This aerial photo shows part of the Subi Reef and Chinese vessels identified by the Philippines as “maritime militia” near Thitu Island in the disputed South China Sea on December 1, 2023. (Photo by JAM STA ROSA / AFP)
Beijing and Washington both announced military deployments in the South China Sea on Wednesday, following heightened tensions between China and the Philippines in the disputed waterway.
China’s People’s Liberation Army (PLA) Southern Theater Command said it had “organised naval and air forces to conduct routine patrols” in the sea from January 3 to 4.
The United States meanwhile announced that a carrier strike group led by the USS Carl Vinson was conducting two days of drills with the Philippine Navy
“The US Navy regularly conducts exercises like these to strengthen ties among allied and partner nations,” a statement said.
The moves come after videos released by the Philippine Coast Guard last month showed Chinese ships blasting water at Philippine boats. There was also recently a collision between Philippine and Chinese boats at a flashpoint reef, with both countries trading blame.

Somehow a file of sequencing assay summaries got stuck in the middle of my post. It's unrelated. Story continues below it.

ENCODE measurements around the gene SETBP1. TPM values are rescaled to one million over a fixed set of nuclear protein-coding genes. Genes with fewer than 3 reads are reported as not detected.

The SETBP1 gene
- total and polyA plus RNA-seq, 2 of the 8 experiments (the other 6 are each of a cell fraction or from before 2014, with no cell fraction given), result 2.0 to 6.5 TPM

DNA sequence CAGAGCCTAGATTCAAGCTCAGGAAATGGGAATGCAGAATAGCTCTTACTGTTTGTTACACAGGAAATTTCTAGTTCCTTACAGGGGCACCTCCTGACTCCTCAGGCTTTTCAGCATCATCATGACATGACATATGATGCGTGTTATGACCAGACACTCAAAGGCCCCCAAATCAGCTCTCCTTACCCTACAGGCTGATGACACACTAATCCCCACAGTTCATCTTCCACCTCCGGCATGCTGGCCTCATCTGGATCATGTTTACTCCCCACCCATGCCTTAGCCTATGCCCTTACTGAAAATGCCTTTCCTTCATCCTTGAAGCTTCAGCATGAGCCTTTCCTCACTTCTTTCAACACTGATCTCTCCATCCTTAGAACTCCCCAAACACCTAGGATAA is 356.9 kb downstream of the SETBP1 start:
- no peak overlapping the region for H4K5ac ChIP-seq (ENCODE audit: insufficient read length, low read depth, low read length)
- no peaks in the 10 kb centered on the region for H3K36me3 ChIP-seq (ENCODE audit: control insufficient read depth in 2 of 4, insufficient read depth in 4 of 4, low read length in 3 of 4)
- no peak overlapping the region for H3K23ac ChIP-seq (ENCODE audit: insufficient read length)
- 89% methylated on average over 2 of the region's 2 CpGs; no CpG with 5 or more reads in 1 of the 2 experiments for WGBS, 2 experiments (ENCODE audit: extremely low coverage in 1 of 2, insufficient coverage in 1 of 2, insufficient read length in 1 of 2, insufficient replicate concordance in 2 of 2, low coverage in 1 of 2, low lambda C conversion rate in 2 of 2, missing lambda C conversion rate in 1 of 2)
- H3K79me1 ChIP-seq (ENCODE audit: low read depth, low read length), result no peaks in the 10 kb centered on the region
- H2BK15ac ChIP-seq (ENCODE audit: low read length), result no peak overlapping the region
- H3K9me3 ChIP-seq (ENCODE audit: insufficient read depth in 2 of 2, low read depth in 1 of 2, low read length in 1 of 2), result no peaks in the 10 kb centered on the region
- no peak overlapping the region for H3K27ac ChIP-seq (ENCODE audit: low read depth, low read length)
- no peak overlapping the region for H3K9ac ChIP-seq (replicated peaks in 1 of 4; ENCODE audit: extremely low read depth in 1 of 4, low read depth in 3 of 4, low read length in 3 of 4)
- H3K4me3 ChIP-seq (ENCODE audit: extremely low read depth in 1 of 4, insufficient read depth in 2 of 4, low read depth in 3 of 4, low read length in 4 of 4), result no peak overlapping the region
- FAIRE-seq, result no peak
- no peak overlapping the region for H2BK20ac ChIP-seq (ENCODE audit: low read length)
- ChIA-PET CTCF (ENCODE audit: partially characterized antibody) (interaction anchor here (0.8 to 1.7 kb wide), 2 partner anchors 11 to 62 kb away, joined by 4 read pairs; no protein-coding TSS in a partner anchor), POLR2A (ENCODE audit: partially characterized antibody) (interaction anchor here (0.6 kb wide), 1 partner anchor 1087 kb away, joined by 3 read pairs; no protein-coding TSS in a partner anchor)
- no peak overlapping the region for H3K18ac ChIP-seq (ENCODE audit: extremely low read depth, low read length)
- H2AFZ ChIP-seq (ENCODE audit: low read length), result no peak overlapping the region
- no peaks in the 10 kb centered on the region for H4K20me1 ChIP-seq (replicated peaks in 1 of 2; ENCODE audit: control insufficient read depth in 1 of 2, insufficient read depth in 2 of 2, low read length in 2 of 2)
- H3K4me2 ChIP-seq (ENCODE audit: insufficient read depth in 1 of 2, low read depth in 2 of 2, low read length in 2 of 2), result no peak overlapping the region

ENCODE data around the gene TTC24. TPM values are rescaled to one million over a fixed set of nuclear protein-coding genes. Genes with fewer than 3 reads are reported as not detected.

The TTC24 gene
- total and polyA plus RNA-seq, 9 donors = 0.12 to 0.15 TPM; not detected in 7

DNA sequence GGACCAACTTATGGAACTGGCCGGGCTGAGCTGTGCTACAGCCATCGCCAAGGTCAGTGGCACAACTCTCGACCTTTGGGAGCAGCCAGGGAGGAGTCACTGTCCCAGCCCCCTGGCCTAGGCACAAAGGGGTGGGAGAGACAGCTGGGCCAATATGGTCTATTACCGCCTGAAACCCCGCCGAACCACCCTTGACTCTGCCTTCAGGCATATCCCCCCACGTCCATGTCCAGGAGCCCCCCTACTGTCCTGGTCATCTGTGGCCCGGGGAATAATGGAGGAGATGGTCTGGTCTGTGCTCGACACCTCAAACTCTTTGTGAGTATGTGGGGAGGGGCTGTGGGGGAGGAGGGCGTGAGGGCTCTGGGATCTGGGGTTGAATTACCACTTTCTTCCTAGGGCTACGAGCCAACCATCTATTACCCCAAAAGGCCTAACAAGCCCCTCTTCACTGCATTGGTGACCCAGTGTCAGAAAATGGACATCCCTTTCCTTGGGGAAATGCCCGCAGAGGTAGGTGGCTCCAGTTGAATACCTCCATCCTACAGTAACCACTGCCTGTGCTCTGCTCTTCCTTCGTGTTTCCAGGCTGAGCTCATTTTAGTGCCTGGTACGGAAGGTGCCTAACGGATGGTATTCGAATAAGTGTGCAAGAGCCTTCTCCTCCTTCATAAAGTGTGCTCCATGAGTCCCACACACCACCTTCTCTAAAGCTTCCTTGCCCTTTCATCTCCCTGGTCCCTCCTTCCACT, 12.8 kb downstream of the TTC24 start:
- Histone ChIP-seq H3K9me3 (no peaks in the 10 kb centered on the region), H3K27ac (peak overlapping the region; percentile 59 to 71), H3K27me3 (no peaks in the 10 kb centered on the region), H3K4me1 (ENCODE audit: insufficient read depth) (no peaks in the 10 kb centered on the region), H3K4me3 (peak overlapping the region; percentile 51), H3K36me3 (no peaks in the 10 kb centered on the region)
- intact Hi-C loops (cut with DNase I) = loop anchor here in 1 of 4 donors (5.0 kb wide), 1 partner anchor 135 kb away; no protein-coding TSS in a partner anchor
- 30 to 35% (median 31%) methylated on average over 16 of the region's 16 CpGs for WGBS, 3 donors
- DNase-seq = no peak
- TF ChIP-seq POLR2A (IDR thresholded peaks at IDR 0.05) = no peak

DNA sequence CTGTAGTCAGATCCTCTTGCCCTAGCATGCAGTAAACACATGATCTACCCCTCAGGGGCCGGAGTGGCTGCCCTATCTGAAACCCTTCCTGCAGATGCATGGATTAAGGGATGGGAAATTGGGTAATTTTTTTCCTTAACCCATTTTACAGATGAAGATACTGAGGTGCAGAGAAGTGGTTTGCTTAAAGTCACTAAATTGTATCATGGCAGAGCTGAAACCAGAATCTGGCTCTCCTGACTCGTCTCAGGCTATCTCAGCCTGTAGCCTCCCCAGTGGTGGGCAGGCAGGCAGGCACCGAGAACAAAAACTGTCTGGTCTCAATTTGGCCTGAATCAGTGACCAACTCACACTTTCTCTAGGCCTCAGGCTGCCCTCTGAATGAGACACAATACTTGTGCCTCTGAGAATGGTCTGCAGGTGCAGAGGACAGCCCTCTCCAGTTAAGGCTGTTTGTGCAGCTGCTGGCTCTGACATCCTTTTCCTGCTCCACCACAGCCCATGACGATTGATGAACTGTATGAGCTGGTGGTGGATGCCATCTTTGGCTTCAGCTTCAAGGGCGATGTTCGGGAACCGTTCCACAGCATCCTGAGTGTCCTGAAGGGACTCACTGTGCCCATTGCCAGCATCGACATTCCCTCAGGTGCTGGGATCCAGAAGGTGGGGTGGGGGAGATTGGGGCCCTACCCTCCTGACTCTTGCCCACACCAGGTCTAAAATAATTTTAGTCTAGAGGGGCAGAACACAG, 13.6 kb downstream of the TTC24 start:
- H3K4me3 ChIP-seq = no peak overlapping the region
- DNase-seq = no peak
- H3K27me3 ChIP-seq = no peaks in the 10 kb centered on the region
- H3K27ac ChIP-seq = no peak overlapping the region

The PLA statement did not mention where exactly the patrols would take place or give specific details of their aims.
Beijing claims almost the entire South China Sea and has ignored an international tribunal ruling that its assertions have no legal basis.
It deploys boats to patrol the busy waterway and has built artificial islands that it has militarised to reinforce its claims.
“Troops in the theater remain on high alert at all times to resolutely safeguard national sovereignty, security and maritime rights and interests,” the PLA statement said.
“They remain fully aware of any military activities that disrupt the South China Sea and create flashpoints.”
Beijing has criticised a more aggressive Philippine policy in the area and warned Manila to “make the rational choice” in response to recent incidents.
Philippine President Ferdinand Marcos has vowed not to give in to “coercion”, without mentioning China by name.